Crime Prevention: Dying to Drink
The Hard Facts
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Who Gets Hurt?
People like you . . .
- Three out of five Americans will be involved in an alcohol-related car crash.
- Someone is injured in an alcohol-related crash every 32 seconds.
Who Gets Killed?
People like you . . .
- In 1999 alone, 15,786 people were killed in alcohol-related car accidents. Of those, 2,238 were young people. That’s about 42 young people killed in drunk driving accidents every week.
- Almost 40 percent of all traffic fatalities are alcohol related.
We all do . . .
- The estimated yearly economic cost of alcohol related car accidents is $45 billion.
Why Are Drinking and Driving a Lethal Combination?
- Judgment is the first capacity affected by alcohol. People who’ve been drinking frequently believe that they’re less affected than they are.
- Coordination, vision, and motor skills are drastically impaired by alcohol consumption.
- Being fatigued, stressed, under the weather, or using any medicine can dramatically increase alcohol’s effect, making—one harmless little drink—lethally intoxicating to someone behind the wheel.
How Much Is Too Much?
The only completely safe alcohol consumption level before driving is ZERO.
- If you or anyone else is concerned about your sobriety, don’t drive. Get a ride or stay where you are (spend the night if necessary) until you are sure you’re able to drive safely.
- Plan ahead. Designate a driver who agrees to “down” only nonalcoholic drinks.
Watch Out for the Other Guy!
On an average weekend evening, approximately one out of every ten drivers is legally impaired or drunk. Any time of day or night, use seat belts, and be alert to signs of a drunk driver, such as
- unusually wide turns
- weaving, swerving
- hugging the center line, or driving left of center
- excessively fast or slow speeds
- stopping suddenly without apparent cause
- inconsistent turn signals
- driving with headlights off in the dark
- driving with windows rolled down in cold weather.
If a driver ahead of you seems impaired, don’t try to pass. Maintain extra distance, and be prepared to stop suddenly. If the driver is behind you, turn right at the next intersection to let him get ahead of you. If the driver is coming toward you, slow down, move to the right, and stop.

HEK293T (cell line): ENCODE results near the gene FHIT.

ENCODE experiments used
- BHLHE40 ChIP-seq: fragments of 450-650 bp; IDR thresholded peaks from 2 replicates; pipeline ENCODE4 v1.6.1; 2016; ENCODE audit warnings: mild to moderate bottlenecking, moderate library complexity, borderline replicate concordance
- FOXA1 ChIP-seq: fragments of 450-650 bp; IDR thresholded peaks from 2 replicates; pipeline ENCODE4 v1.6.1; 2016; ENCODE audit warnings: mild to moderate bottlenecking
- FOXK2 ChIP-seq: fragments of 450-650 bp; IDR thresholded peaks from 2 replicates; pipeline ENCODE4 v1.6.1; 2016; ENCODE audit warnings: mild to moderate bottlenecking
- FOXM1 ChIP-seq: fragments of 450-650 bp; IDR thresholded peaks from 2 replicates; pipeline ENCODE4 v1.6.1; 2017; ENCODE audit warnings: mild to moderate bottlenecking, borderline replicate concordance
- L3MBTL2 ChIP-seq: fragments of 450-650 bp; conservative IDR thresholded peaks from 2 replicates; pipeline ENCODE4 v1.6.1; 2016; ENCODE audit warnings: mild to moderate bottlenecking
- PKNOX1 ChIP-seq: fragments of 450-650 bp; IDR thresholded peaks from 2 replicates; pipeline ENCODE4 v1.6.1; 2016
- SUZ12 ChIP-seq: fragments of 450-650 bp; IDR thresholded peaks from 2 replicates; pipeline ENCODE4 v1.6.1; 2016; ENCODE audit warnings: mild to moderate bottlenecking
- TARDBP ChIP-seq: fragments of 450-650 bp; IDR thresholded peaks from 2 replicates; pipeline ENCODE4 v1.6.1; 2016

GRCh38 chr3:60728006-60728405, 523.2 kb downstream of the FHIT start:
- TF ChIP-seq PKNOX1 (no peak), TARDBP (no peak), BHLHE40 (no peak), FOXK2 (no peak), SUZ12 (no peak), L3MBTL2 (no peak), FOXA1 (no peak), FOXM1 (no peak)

Beyond the Highway
Alcohol can be deadly anytime, any place. The dangers of drinking and driving are clear, but some other facts and situations to keep in mind: ? As many as 40 percent of fatal accidents (falls, drownings, etc.) involve alcohol. Alcohol use on or near the eater is especially hazardous.
- Alcohol and depression are a deadly duo. One third of all suicides occur while the person is under the influence of alcohol or other drugs.
- About 10,000 people die each year from alcoholrelated overdoses. Large amounts of alcohol are toxic—as lethal as any other poisonous substance.
- Drinking before or after heavy exercise (a tennis or softball game, volleyball or football scrimmages) can be particularly dangerous. Exertion coupled with alcohol can put a nasty strain on even the best-trained athlete.
- Alcohol consumption plays a role in violence. About 10,000 murders occur each year in situations involving alcohol.
- Anyone who is intoxicated is more vulnerable to crime, from muggings to rape.
Don’t Get Bombed — Get Involved!
- Start a campus group to raise awareness about alcohol issues. For example, many colleges have chapters of BACCHUS (Boost Alcohol Consciousness Concerning the Health of University Students). For more information contact BACCHUS of the U.S., Inc., PO Box 10430, Denver, CO 80210, or call 303-871-3068.
- Team up with your highway patrol or AAA to present Safe Driving Seminars.
- Volunteer to assist high school Drivers’ Ed. classes to heighten the awareness of teens to the dangers of drinking and driving.
- Kick off a special event, such as homecoming or graduations, with a mammoth line-up of smashed cars from alcohol-related crashes. The cops and the junkyard will be happy to help.
- Start a “Tipsy Taxi” program to provide free rides to anyone who needs a safe ride home. Contact campus shuttle service or a local cab company.